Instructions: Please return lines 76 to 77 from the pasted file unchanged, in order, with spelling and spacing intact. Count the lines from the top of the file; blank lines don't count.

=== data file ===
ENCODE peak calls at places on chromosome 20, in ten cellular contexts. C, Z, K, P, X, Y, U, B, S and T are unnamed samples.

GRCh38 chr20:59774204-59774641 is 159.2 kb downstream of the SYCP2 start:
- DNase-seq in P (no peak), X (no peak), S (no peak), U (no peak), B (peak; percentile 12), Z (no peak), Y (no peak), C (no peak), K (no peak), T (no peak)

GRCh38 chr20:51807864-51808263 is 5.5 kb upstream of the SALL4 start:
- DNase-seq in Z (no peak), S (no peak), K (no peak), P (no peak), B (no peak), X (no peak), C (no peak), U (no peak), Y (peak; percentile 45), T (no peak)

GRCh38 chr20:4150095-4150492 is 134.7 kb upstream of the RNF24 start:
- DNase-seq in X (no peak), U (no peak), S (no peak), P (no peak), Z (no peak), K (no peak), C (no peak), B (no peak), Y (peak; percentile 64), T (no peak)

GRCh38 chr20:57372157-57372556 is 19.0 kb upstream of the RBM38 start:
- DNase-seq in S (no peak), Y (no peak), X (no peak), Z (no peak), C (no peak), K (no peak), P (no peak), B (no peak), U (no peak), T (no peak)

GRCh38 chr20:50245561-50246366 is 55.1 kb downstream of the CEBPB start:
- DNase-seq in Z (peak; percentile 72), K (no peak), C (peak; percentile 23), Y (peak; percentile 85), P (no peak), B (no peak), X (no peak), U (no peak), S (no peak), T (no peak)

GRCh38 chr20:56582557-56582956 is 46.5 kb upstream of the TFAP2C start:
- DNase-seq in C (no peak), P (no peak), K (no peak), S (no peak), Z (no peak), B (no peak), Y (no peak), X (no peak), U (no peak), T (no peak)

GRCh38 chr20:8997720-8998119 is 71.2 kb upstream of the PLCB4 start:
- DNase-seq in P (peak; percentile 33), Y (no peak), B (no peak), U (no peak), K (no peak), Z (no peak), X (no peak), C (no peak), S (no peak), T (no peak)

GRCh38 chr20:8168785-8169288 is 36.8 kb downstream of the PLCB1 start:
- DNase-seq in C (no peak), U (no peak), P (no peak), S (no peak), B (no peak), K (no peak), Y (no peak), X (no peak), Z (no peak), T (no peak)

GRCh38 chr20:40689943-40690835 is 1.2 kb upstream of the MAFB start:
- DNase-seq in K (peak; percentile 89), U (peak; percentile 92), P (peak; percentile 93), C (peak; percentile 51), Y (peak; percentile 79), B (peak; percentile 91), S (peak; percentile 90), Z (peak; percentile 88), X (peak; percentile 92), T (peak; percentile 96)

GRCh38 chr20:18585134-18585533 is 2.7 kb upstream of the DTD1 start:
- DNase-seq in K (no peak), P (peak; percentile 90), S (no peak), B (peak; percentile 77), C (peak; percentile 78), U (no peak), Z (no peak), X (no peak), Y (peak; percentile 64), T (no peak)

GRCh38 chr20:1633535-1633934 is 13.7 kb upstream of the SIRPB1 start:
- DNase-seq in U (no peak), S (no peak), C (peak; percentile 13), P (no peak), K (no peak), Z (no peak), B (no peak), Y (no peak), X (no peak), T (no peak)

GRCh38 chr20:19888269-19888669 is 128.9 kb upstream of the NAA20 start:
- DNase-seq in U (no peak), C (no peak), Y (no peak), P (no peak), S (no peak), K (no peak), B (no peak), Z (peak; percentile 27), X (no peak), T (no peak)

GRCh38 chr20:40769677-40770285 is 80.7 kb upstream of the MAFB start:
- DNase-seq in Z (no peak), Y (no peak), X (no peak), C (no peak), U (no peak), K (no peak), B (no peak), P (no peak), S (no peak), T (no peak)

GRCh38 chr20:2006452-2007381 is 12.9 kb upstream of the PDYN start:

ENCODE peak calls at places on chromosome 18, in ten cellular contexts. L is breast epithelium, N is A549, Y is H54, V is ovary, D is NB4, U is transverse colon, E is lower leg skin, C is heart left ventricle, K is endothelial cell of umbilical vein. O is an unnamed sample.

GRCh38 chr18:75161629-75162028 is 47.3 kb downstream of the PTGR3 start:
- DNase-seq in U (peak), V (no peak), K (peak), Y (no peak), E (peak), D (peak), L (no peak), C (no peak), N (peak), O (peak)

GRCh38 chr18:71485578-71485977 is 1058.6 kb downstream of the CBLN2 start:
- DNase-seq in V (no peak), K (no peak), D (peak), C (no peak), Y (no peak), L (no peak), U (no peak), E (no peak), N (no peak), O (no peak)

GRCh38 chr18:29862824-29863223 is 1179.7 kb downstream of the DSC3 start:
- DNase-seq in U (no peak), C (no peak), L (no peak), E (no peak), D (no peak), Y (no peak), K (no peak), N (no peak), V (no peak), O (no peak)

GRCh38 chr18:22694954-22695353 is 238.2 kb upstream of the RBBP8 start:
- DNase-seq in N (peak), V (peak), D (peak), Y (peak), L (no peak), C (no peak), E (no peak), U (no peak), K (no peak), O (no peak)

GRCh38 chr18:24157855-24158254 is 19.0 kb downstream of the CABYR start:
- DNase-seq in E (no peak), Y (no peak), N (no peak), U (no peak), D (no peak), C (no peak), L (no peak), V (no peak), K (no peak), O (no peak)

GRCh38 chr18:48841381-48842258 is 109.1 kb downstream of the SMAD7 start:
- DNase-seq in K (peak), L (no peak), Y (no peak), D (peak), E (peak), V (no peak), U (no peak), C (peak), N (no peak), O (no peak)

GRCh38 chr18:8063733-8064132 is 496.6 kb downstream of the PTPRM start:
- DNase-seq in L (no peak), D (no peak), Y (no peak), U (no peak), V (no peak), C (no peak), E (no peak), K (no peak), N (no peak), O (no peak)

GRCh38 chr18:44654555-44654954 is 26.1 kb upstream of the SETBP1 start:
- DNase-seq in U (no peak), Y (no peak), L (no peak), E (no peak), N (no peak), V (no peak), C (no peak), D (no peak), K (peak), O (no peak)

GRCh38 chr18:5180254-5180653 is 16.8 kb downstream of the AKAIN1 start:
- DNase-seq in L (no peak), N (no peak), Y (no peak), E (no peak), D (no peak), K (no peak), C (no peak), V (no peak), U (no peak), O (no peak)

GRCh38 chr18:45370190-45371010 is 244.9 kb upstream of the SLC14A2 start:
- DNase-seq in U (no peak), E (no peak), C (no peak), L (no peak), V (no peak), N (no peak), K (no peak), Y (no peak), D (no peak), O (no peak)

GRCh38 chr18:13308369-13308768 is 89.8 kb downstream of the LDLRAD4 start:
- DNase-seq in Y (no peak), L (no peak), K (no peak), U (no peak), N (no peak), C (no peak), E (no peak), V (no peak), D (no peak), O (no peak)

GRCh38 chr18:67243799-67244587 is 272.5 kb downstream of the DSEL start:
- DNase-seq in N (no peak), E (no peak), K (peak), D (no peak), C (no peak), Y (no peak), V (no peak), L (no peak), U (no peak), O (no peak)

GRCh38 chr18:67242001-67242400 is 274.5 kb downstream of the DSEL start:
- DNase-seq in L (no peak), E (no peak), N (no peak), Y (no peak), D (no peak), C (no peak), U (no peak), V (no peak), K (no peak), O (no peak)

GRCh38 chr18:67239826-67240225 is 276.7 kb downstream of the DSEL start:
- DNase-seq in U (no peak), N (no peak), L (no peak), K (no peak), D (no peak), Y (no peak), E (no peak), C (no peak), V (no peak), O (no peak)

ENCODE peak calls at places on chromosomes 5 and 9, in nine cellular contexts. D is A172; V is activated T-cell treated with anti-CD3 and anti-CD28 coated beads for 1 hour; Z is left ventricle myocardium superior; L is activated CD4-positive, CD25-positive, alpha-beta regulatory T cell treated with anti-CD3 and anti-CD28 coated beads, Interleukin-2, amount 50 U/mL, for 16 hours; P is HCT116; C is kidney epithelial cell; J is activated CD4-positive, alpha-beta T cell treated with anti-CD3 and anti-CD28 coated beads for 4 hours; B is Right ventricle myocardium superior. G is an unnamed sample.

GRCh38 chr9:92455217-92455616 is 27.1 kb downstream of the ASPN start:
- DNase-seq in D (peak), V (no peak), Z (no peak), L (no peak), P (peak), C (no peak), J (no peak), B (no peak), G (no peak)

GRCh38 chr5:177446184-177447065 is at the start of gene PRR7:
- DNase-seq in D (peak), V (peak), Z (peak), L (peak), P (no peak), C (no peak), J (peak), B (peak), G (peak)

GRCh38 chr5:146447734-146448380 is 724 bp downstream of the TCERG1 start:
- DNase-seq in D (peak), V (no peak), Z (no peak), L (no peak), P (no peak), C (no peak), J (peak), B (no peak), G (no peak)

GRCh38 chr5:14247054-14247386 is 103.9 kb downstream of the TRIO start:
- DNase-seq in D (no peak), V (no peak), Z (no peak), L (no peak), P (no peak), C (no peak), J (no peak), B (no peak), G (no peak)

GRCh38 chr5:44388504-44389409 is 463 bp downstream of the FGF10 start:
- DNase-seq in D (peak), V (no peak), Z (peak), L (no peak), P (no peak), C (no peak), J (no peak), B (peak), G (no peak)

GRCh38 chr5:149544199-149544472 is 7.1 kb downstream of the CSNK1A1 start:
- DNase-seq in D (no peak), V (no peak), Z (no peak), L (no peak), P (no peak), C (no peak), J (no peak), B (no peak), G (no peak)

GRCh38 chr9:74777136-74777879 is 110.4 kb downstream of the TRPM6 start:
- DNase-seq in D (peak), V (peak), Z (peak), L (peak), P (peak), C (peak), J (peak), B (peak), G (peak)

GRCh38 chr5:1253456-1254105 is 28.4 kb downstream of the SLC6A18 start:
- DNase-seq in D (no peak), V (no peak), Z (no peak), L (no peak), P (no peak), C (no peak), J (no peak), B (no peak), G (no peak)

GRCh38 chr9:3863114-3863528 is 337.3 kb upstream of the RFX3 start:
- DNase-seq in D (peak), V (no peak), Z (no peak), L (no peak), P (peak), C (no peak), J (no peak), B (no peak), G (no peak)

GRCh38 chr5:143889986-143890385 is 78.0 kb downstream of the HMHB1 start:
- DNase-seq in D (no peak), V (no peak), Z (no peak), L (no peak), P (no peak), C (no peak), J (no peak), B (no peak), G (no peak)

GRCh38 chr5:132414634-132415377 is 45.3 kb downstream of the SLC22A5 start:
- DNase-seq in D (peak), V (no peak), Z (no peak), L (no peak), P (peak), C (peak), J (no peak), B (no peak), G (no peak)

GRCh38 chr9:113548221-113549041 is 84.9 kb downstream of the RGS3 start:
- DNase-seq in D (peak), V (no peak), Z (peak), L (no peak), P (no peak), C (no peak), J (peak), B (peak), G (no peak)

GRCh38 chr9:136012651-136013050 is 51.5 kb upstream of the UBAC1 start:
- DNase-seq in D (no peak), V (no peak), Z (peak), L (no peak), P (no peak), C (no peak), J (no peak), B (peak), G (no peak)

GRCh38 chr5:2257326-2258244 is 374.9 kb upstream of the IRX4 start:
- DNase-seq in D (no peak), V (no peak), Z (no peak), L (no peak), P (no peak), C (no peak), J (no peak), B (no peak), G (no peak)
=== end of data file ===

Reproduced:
- DNase-seq in D (peak), V (no peak), Z (no peak), L (no peak), P (peak), C (no peak), J (no peak), B (no peak), G (no peak)

GRCh38 chr5:143889986-143890385 is 78.0 kb downstream of the HMHB1 start: